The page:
Daydreaming, by Louise DeSalvo
June 29, 2010
Today’s New York Times had an article about daydreaming. It reported on several studies indicating that people daydream more than they think they do. It described for example, how, when we read, we often “zone out” for pages at a time; how, when we drive, we aren’t truly present for much of the time; how when we’re bored, our thoughts take us someplace else. The article spoke, too, about the significant relationship between daydreaming and creativity. And that’s important for us writers to understand.
Creative people, it seems, daydream more than others. (I don’t like dividing people up in that way…creative people and people who aren’t….but the article does.) Daydreaming performs many functions for us all. It’s important, for example that we use daydreaming to remove ourselves from a boring lecture or to entertain ourselves while we do some repetitive task. Studies indicate that many tasks we undertake would be far less palatable without daydreaming. There are practices, like Buddhism, for example, that emphasize being working toward being completely present, on focusing on what you’re doing when you’re doing it. Even so, such practices do concede that daydreaming is an important habit of mind and some meditation practices invite us to, say, notice where the mind wanders and then return to our breathing or to focusing upon the task we’re doing.
But, to me, daydreaming for writers is an especially important part of the process because, as I see it, it’s not a distraction from, but rather an essential component of a writer’s work life. I’ve daydreamed every book I’ve written; I’ve daydreamed every chapter of every book; I’ve daydreamed every connection I’ve made in every book I’ve written. In this sense, daydreaming is not an idle enterprise; it’s essential.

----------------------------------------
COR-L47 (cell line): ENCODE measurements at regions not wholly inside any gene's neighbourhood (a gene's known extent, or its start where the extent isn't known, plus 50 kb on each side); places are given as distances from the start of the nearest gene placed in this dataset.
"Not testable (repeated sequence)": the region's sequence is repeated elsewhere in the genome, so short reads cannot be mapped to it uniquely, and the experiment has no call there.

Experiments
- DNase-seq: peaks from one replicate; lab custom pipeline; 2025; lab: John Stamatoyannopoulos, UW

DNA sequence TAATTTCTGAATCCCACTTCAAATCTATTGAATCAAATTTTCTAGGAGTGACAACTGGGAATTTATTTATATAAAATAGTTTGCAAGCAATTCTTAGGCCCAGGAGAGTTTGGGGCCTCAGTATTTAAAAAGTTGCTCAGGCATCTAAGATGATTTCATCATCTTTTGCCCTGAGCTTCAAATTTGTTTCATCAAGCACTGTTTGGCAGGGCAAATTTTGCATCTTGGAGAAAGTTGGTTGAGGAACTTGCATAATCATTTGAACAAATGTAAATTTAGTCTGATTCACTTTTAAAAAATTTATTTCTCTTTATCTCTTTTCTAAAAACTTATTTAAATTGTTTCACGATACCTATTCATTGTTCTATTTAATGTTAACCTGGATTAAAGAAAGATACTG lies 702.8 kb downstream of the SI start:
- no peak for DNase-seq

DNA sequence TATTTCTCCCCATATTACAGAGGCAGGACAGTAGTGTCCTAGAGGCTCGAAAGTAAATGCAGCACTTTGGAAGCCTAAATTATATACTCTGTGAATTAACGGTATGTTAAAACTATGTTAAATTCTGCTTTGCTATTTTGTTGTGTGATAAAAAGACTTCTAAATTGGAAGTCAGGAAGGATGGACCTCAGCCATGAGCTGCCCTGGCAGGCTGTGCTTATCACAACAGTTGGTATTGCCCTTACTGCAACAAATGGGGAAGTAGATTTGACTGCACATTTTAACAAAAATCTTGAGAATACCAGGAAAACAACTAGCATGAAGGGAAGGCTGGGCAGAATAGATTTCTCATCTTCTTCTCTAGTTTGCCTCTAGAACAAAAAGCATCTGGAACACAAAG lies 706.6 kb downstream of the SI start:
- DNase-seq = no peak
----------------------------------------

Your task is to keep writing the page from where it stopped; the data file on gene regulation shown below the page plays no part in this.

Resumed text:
What writer ever sat down at the desk, opened up the computer, and started writing a book without first having daydreamed what that book would be?
I’ve thought about this for much of the day. Or rather, I’ve daydreamed about the function of daydreaming today as I’ve done laundry, cleared off my desk, downloaded some software. And here I am, writing about it. That daydreaming was, in fact, preparation. It suggested to me that I write about it.
And how could I characterize a writer’s daydreaming? Thoughts about writing something come and go throughout the day. They come unbidden. They come in no special order. They repeat themselves. They circle round themselves. The worst thing a writer can do is to ignore them. The best thing a writer can do is record them in some way. Most of us won’t get to act on our writing daydreams the day we have them. Many of us may find that we get to something we’ve daydreamed about days, weeks, months or even years after. But it’s essential, I believe, to grab those random thoughts and write them down.
So how has daydreaming helped my work? Quite obviously, I daydreamed writing about daydreaming. And aren’t many of our projects planned in this way? We walk around; we do one routine task and then another. And quite often, an idea for an essay, a book, a line, a scene, a moment springs to consciousness.
I’ve learned, though, that many beginning writers leave it at that – they don’t act on their daydreams. They don’t capture them by writing them down. They don’t honor them. They treat them as ephemera rather than as rock solid knowledge of what we need to do in our work.